President Donald Trump and Democratic congressional leaders are at such loggerheads that he walked out of a curt negotiating session Wednesday when Speaker of the House Nancy Pelosi flatly rejected border wall funding.
Officially, neither side appears to be budging late Thursday, with Trump repeating his threat to declare a national emergency and use unspent billions in the military budget to erect the new barrier along the U.S. Southern border with Mexico.
Look closer in Congress, however, and there are cracks appearing in the determined facades of both sides as the government approaches the 20th day with a quarter of its 2 million employees at home on furloughs.
Trump must depend upon Senate Republicans to continue backing him on the border wall funding issue, but that may be the weak spot in the chief executive’s strategy.
At least four GOP members of the upper chamber have already said they will support re-opening the government without Democrats agreeing to Trump’s demand for $5.7 billion for the wall, with Sen. Lisa Murkowski (R-Alaska) being the most recent.
“I think we can walk and chew gum,” Murkowski told journalists Tuesday, saying she is “amenable to a process that would allow for those appropriations bills that have concluded some time ago that they be enacted into law, whether it’s the Department of Interior or the IRS. I’d like to see that.”
Murkowski told Roll Call Thursday “I certainly don’t think that it benefits us to have a continued shutdown and I don’t think the president enjoys the shutdown.”
Senators Thom Tillis of North Carolina, Cory Gardiner of Colorado and Susan Collins of Maine are the other three GOP lawmakers Trump cannot expect to support keeping the government closed over the border wall funding impasse.
Murkowski’s colorful statement is significant for two reasons. First, her remark was picked up later in the day by Sen. Jim Risch (R-Idaho) during Tuesday’s debate on Senate Majority Leader Mitch McConnell’s motion to force an end to Democrat stalling that is keeping the Senate from conducting regular business.
“This is the U.S. Senate. We can walk and chew gum at the same time,” Risch said. He supported McConnell’s motion but using Murkowski’s words could be an ominous warning to Trump that the Idahoan’s patience only goes so far.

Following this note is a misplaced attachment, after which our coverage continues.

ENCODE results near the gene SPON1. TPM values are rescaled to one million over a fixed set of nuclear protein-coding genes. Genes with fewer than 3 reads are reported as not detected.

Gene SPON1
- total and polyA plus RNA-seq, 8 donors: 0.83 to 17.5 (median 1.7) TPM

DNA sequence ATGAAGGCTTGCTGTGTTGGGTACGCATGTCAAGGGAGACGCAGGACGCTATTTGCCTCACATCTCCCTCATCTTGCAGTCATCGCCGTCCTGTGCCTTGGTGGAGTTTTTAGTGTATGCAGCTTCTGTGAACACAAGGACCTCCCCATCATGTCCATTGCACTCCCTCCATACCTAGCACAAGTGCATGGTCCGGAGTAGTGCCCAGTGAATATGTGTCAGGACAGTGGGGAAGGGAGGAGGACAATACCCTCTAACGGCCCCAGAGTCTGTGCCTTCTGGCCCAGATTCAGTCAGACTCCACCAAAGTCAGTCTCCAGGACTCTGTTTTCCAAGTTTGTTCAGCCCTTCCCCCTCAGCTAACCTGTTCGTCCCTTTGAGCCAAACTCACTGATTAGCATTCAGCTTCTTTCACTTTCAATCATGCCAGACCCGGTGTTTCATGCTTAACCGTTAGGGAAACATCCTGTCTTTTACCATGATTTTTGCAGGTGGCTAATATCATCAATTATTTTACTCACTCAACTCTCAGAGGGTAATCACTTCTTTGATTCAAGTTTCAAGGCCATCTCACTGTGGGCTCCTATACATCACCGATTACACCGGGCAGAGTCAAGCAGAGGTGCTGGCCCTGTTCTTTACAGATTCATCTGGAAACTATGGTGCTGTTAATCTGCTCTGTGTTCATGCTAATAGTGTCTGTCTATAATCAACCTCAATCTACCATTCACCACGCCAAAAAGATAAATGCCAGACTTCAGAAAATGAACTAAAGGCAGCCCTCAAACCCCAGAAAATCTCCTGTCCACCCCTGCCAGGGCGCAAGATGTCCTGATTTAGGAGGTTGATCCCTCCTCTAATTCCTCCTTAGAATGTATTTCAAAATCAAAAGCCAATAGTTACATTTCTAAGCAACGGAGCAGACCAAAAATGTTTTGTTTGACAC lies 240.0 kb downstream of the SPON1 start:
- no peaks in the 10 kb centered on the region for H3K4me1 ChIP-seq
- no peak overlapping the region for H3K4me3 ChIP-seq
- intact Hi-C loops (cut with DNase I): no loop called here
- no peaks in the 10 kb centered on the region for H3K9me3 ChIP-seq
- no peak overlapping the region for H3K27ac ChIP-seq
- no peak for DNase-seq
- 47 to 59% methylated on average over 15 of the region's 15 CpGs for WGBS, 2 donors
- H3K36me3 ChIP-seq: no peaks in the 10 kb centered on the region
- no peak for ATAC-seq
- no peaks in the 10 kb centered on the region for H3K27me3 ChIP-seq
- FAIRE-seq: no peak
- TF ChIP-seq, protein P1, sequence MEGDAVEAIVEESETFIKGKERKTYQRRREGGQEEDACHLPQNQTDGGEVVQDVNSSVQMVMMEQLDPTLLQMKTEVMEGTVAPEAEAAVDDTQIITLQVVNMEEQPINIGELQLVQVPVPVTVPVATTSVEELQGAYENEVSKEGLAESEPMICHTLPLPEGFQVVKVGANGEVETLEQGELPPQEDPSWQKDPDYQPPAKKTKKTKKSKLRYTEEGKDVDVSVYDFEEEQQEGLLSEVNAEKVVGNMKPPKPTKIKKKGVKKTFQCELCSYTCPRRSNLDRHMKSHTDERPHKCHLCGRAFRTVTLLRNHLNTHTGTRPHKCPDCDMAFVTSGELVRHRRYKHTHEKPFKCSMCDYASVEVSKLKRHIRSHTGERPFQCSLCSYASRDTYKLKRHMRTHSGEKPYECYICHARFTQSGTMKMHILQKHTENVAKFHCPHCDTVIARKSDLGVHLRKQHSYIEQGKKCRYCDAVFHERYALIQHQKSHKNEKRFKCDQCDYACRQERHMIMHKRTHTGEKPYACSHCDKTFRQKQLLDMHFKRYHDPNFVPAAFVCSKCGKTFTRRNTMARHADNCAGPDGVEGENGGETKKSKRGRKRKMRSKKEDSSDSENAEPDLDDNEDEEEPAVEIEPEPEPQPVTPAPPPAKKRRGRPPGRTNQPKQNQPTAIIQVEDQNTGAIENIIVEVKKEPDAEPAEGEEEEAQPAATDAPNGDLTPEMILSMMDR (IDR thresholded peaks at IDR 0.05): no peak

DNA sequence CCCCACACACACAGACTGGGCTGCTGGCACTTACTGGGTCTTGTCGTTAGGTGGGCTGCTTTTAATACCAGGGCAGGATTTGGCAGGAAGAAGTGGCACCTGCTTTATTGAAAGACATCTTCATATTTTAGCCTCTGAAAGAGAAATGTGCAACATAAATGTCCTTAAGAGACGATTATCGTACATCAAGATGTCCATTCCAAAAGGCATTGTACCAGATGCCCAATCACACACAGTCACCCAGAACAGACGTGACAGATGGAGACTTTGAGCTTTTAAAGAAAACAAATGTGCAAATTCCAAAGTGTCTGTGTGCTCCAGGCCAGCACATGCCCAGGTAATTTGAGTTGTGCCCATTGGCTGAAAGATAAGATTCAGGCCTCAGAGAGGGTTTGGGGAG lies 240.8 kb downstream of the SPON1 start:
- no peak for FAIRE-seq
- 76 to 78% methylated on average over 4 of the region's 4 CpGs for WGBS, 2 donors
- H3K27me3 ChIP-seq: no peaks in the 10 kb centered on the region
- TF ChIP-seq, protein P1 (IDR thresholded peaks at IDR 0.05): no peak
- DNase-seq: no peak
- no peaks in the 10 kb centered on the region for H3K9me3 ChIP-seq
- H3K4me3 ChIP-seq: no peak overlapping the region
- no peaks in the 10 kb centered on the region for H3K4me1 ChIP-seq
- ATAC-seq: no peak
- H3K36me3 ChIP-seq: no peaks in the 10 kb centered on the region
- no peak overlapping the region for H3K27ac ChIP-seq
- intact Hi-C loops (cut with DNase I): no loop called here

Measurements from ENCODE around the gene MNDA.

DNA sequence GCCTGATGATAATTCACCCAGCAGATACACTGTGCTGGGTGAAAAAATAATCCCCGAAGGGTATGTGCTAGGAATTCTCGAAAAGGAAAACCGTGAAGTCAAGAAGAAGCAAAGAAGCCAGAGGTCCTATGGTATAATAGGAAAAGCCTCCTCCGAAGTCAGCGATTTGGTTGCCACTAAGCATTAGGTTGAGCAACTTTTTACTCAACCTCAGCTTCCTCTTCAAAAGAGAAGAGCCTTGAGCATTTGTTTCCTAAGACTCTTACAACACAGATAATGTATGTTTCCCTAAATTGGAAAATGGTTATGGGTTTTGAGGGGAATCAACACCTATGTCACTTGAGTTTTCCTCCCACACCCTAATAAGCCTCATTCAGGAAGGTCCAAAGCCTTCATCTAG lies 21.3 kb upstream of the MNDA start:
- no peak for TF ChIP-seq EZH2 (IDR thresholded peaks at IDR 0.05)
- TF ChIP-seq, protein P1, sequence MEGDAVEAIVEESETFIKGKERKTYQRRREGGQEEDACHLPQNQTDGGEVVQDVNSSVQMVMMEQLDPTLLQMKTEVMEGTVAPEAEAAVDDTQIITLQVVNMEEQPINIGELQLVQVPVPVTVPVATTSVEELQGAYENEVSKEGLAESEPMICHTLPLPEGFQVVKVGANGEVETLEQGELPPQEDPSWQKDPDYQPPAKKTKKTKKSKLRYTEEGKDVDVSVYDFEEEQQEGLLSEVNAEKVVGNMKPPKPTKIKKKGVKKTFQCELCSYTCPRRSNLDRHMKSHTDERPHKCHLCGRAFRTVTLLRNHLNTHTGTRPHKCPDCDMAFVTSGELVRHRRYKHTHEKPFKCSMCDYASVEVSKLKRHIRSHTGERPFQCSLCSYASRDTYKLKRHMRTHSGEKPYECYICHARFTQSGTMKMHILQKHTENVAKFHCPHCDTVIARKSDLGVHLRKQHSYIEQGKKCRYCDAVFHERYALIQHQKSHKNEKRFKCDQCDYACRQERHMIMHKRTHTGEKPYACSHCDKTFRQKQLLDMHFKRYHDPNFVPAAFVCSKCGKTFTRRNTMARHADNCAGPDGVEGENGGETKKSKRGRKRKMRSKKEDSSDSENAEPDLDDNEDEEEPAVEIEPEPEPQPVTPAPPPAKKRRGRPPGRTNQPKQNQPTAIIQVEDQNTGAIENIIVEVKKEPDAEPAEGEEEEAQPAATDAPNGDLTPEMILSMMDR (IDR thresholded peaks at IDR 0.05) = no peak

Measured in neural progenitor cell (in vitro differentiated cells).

Second, Murkowski is one of a small group of senators working intensely since Wednesday out of McConnell’s office seeking a way out of the impasse and to reopen the government.
Led by Senate Judiciary Committee Chairman Lindsay Graham (R-S.C.), the group is pushing for a deal in which Democrats would give Trump his border wall funding and in return he would let an estimated 700,000 “Dreamers”—individuals brought to the U.S. as children by illegal immigrant parents—remain in this country without fear of being deported.
Other Republicans who could be next to break with Trump on the shutdown are Sen. Mitt Romney (R-Utah), who has been openly and harshly critical of the chief executive, and Sen. Lamar Alexander (R-Tenn.). Alexander, who is retiring next year, has been lukewarm throughout Trump’s tenure in the oval office.
Another less-noticed factor pressing on the GOP senators as the shutdown continues is the fact 22 of them must seek re-election in 2020.
Senate Minority Leader Chuck Schumer (D-N.Y.) also cannot count on all of his side’s 45 senators to stay strong against Trump.
Oregon Democrat Jeff Merkley, for example, conceded during a CNN interview Wednesday that “some fencing is useful, some barriers are useful. There’s a lot of surveillance technology. I’ve been to some cities on the border that have triple fencing and have more personnel and have the technology to see the people moving in the middle of the night.”
And even Schumer’s right-hand man, Senate Democratic Whip Sen. Richard Durbin (D-Ill.) conceded in another CNN discussion that “I can tell you, we’ve had fencing in the past, I’m sure we will in the future.” He hastened to add, however, “it won’t be a 2,000-mile wall.”
As for Pelosi, Rep. Cheri Bustos (D-Ill.) said on CNN that “if we have a partial wall, if we have fencing, if we have technology used to keep our borders safe, all of that is fine.”
Democrats may be worried they are losing the public relations battle to Trump. A Rasmussen Reports poll made public Wednesday found that 41 percent of those surveyed want Congress to “do more of what Trump wants.” That’s a 12-point gain in support for Trump since January 2017.